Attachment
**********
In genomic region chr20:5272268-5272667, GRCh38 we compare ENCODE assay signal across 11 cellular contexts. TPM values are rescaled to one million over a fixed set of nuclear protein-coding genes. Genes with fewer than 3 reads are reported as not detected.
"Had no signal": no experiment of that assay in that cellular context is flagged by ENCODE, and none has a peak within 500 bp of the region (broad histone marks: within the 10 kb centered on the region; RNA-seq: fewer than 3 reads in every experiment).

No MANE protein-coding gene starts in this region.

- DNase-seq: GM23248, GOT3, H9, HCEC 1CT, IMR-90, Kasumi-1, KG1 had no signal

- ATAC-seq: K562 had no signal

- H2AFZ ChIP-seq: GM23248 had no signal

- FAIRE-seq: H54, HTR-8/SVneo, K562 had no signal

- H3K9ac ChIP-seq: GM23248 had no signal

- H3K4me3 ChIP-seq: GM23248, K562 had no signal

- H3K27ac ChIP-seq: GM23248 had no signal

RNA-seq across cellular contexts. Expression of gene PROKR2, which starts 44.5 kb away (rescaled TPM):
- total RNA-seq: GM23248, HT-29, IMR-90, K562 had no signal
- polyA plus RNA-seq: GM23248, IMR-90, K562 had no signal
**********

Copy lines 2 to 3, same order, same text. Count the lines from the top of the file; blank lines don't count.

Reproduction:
"Had no signal": no experiment of that assay in that cellular context is flagged by ENCODE, and none has a peak within 500 bp of the region (broad histone marks: within the 10 kb centered on the region; RNA-seq: fewer than 3 reads in every experiment).

No MANE protein-coding gene starts in this region.